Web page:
228. Understanding Presumptive Injuries (1.5 Credits)

Author: David Dugan, Esq.

This article not only discusses the basic concepts of certain worker classes with certain diagnoses and the rebuttably presumptive causation issues, but also delves into the history, and politics of the statutes. In addition, new COVID-19 presumptions will be discussed.

V300. Rating the Hand and Digits - 1.5 hrs.

This rating video is based on Chapter 16 and focuses on how to rate amputations, digital lacerations with sensory deficits, and range of motion of the digits and thumbs. We will discuss the applicable tables and what to do with that information. Peripheral neuropathies are not discussed in this video. Please see the handouts provided which augment this presentation.

V301: Rating the Elbows, Wrists, and Peripheral Nerve Injuries - 1.5 hrs.

This video is based on Chapter 16 and focuses on how to rate injuries of the wrists and elbows. This includes use of the range of motion arcs and rating epicondylar release, but the primary focus is peripheral entrapment neuropathies (carpal and cubital tunnel syndrome) and CRPS. Please see the handouts provided which augment this presentation.

V302: Rating the Shoulder - 1.5 hrs.

This shoulder rating video is based on Chapter 16 and focuses on the primary methods for rating impairment in the shoulder. We will address the principles of rating and discuss the range of motion method, rating strength, arthroplasty, and instability. Please see the handouts provided which augment this presentation.

V303: Rating the Spine: The DRE Method - 1.5 hrs.

This rating video is based on Chapter 15 and discusses when you would rate a spinal impairment using the DRE vs ROM methods. The criteria for each DRE category are discussed as well as the definitions for those criteria as outlined in Chapter 15 of the Guides. Please see the handouts provided which augment this presentation.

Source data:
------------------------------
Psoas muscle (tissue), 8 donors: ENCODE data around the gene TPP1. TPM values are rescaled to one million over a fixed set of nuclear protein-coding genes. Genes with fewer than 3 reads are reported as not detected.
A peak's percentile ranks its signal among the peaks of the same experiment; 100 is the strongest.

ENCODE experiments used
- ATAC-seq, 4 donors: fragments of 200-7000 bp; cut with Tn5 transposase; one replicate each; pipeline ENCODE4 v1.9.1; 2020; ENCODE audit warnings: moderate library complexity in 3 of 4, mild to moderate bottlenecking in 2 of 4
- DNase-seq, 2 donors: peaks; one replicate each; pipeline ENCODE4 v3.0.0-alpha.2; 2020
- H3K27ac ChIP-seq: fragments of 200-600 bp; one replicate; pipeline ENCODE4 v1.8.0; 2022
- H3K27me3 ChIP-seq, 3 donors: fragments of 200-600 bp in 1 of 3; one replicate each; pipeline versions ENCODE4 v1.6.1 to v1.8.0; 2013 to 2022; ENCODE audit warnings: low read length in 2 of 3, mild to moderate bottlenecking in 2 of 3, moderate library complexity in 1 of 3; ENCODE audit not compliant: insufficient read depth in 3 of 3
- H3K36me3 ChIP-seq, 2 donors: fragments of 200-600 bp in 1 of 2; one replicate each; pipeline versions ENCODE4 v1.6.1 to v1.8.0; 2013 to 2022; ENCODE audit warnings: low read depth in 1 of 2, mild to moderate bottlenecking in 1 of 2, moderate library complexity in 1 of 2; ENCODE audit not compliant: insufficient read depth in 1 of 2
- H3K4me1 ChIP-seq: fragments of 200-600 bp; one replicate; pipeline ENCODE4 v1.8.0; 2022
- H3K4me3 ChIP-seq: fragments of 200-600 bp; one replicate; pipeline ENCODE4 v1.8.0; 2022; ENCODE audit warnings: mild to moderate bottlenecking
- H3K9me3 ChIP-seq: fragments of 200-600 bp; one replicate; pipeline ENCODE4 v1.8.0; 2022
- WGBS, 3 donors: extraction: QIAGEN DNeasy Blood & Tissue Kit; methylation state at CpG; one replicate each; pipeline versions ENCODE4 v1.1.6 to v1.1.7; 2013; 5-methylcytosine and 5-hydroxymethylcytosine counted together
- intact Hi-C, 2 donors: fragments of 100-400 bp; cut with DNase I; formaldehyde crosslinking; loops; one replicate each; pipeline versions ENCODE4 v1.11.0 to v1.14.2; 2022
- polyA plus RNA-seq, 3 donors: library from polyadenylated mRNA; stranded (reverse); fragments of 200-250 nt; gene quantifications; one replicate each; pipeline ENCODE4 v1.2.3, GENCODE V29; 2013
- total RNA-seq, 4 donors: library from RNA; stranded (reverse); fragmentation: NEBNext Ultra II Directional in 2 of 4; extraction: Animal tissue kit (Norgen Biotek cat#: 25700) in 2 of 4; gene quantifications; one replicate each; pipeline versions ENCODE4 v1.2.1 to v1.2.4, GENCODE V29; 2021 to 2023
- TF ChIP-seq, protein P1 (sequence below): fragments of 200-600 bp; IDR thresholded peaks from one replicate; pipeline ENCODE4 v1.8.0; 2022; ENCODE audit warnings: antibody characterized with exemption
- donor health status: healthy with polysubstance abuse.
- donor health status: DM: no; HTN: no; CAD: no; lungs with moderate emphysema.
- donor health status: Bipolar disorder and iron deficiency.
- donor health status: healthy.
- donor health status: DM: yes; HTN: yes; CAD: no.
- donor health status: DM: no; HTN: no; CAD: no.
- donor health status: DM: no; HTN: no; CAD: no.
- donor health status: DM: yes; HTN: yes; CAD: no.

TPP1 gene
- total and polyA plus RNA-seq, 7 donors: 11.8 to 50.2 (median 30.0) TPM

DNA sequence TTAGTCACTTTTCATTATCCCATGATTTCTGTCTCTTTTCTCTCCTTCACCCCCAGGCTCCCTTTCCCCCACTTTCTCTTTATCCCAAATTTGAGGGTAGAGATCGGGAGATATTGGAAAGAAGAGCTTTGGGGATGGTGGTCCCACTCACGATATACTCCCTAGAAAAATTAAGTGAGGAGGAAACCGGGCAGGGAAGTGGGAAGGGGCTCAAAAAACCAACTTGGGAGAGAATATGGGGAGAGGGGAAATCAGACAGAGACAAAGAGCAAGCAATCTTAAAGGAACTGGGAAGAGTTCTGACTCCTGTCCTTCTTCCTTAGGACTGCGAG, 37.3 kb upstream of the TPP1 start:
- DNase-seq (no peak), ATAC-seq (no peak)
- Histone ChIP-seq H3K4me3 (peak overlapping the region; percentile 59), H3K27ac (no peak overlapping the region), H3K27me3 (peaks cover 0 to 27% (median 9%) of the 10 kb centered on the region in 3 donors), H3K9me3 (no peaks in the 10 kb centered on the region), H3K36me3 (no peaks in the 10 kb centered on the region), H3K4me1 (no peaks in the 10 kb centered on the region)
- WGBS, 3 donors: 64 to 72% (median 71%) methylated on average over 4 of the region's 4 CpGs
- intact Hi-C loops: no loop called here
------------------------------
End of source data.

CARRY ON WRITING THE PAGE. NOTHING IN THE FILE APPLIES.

V304: Rating the Spine: The Range of Motion Method - 1.5 hrs.

This rating video is based on Chapter 15 and discusses the triggers for use of the Range of Motion Method. Each of the three components for rating based on the ROMM are discussed in detail. These include the impairment for the Specific Spine Disorder; the impairment based on your range of motion findings; and the impairment due to any clinically documented neurologic deficits. Please see the handouts provided which augment this presentation.

QME Report Writing Course - Video 400: 6 hrs. CE (and for Part I of the Distance Learning Section of the QME report writing course)

This QME continuing education course introduces the participant to the CA work comp benefit system, PTP reporting requirements, and the dispute resolution process for both litigated and non-litigated cases. We then go into the required elements of the med-legal report including: History Taking, ADL importance, Diagnoses, Causation, Disability Status (MMI), Impairment, Apportionment with an emphasis on Escobedo, Functional Capacity/ Work Restrictions (SJDB) and Future Medical Care. Next, we go through a detailed rating analysis for a basic spine and shoulder injury. We finish with rules and regulations for filing and serving the ML report.

Ready to Get Credits?

What Material is Available?

“I find the topics really insightful and helpful and I’ve been doing QME’s for over 20 years!”
Steve Isono, MD